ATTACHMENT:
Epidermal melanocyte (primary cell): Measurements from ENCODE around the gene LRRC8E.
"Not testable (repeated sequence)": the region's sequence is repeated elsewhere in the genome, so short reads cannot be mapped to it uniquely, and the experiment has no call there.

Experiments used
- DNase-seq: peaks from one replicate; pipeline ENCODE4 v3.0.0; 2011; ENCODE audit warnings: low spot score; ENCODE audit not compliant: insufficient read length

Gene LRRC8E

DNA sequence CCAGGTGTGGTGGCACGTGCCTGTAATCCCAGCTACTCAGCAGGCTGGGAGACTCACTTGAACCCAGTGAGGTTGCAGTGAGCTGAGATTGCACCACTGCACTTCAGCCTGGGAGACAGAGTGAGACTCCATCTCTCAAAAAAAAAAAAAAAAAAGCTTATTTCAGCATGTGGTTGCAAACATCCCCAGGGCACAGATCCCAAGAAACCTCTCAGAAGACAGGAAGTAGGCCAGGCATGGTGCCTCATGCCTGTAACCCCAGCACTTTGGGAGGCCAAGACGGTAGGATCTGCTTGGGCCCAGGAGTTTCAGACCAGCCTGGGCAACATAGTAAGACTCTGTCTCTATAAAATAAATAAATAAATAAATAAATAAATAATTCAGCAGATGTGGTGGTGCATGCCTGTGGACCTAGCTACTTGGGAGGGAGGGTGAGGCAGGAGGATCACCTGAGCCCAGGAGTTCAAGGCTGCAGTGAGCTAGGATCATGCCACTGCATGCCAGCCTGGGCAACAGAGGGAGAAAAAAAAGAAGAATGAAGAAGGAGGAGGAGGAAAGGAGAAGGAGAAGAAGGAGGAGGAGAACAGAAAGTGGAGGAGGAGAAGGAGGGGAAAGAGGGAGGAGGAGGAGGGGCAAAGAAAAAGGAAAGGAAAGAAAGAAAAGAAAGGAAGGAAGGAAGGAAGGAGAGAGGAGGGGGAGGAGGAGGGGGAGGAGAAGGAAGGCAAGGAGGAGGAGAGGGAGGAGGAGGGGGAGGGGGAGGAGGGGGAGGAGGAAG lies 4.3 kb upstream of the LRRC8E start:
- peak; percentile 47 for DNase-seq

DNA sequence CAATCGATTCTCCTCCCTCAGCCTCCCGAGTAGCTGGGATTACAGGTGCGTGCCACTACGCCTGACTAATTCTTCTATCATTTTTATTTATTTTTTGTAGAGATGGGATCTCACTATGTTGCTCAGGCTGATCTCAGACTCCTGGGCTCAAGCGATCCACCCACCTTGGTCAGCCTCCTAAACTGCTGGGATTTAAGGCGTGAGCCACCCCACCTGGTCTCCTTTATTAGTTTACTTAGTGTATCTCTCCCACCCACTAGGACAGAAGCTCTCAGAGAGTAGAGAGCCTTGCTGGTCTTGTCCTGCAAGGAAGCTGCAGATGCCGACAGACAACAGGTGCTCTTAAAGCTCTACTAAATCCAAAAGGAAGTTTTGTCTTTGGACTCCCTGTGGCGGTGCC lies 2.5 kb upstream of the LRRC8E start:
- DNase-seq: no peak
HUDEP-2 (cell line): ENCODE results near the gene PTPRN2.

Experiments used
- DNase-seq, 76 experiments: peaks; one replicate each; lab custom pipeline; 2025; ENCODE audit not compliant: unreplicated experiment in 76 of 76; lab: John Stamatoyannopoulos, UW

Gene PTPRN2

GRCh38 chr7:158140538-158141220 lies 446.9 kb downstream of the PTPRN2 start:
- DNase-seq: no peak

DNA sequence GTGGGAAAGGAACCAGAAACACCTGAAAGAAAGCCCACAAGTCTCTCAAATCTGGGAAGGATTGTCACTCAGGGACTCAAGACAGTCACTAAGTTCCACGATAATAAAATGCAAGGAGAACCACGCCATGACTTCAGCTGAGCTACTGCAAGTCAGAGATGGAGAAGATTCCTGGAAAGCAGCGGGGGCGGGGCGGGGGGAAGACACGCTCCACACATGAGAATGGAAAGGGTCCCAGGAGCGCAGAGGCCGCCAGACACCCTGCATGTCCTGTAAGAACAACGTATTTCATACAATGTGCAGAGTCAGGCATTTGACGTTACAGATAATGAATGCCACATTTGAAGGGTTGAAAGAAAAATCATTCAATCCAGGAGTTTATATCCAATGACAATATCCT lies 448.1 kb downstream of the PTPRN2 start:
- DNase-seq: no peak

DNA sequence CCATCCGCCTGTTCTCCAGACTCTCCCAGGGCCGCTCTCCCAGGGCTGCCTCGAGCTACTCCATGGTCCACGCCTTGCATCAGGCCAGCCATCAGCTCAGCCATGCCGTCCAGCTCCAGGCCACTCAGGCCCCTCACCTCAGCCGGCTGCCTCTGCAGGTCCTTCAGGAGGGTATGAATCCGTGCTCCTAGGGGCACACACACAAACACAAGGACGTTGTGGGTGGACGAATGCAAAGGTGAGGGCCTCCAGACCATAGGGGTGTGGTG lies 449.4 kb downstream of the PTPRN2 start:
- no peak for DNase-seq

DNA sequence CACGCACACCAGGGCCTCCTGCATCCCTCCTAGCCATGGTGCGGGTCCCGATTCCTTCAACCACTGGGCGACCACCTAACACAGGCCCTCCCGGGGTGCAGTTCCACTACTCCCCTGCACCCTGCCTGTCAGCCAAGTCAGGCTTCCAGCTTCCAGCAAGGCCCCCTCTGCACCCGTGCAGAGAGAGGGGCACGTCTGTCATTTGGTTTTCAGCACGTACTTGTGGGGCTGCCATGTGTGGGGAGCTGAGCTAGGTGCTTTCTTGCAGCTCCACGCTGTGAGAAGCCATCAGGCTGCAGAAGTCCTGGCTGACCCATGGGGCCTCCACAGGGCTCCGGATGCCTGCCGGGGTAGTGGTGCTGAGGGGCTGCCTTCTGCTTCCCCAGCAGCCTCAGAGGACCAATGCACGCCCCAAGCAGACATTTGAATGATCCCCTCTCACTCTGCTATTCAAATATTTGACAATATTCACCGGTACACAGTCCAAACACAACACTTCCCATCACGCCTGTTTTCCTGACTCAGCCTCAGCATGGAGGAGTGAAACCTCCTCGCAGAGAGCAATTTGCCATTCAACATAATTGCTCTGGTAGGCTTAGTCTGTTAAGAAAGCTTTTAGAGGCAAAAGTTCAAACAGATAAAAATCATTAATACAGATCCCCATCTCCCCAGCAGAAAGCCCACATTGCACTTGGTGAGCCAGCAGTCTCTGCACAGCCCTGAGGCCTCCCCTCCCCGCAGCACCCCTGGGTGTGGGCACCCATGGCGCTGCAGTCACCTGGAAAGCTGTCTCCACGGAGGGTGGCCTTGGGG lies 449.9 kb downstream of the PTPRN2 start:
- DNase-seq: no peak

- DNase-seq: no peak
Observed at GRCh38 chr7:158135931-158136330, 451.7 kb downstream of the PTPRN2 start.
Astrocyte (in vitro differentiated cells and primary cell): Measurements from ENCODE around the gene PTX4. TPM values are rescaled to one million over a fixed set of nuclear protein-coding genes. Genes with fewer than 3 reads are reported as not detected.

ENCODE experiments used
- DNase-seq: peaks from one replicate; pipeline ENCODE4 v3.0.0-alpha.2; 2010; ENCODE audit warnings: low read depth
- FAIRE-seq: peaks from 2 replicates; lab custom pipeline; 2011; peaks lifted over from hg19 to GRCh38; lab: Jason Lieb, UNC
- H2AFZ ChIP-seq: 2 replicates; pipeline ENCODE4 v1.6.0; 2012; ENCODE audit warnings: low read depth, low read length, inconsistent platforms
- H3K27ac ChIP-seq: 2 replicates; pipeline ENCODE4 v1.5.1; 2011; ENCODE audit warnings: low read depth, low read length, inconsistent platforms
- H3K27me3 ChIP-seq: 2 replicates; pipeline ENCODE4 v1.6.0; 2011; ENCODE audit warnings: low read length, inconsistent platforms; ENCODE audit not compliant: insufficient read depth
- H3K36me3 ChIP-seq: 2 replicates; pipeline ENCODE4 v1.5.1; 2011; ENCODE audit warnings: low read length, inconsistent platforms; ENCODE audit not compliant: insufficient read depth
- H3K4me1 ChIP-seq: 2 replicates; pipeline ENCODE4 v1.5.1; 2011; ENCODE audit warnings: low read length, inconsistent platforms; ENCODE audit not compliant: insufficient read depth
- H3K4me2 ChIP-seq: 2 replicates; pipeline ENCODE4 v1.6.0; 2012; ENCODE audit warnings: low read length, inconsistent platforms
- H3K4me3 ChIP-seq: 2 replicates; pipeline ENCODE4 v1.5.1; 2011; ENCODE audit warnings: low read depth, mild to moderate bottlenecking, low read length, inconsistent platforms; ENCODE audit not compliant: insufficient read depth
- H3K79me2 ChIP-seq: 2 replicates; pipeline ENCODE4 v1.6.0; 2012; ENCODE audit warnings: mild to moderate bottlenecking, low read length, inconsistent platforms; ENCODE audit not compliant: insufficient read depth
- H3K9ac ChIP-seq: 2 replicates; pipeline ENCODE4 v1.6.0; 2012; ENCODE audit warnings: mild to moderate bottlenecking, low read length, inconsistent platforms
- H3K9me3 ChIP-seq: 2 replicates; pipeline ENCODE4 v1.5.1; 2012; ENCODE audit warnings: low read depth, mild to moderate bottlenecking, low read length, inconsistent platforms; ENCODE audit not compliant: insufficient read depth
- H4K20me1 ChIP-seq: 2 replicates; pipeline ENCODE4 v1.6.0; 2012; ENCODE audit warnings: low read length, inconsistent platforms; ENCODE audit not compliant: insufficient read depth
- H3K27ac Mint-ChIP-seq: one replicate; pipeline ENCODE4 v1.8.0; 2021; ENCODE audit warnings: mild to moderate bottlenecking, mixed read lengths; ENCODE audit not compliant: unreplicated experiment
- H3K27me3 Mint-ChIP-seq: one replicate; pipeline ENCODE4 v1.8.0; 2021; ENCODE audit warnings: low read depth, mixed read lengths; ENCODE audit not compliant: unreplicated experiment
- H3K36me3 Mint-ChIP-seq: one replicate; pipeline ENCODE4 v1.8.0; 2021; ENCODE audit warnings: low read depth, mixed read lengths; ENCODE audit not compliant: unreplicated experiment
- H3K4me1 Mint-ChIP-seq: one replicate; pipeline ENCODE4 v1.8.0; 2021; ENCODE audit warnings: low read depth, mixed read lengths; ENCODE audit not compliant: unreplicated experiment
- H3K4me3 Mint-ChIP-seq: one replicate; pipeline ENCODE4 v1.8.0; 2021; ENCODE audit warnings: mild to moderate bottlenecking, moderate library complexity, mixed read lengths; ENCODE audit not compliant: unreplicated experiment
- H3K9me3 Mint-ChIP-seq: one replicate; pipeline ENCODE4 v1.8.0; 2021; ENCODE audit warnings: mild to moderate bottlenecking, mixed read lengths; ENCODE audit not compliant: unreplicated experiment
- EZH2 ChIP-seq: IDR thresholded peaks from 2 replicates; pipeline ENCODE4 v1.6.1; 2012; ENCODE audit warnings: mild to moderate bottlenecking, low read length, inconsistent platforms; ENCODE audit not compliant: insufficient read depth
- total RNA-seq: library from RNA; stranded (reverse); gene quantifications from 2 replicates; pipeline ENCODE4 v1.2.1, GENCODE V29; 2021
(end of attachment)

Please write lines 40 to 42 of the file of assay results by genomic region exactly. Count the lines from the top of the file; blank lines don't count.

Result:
- H3K27me3 Mint-ChIP-seq: one replicate; pipeline ENCODE4 v1.8.0; 2021; ENCODE audit warnings: low read depth, mixed read lengths; ENCODE audit not compliant: unreplicated experiment
- H3K36me3 Mint-ChIP-seq: one replicate; pipeline ENCODE4 v1.8.0; 2021; ENCODE audit warnings: low read depth, mixed read lengths; ENCODE audit not compliant: unreplicated experiment
- H3K4me1 Mint-ChIP-seq: one replicate; pipeline ENCODE4 v1.8.0; 2021; ENCODE audit warnings: low read depth, mixed read lengths; ENCODE audit not compliant: unreplicated experiment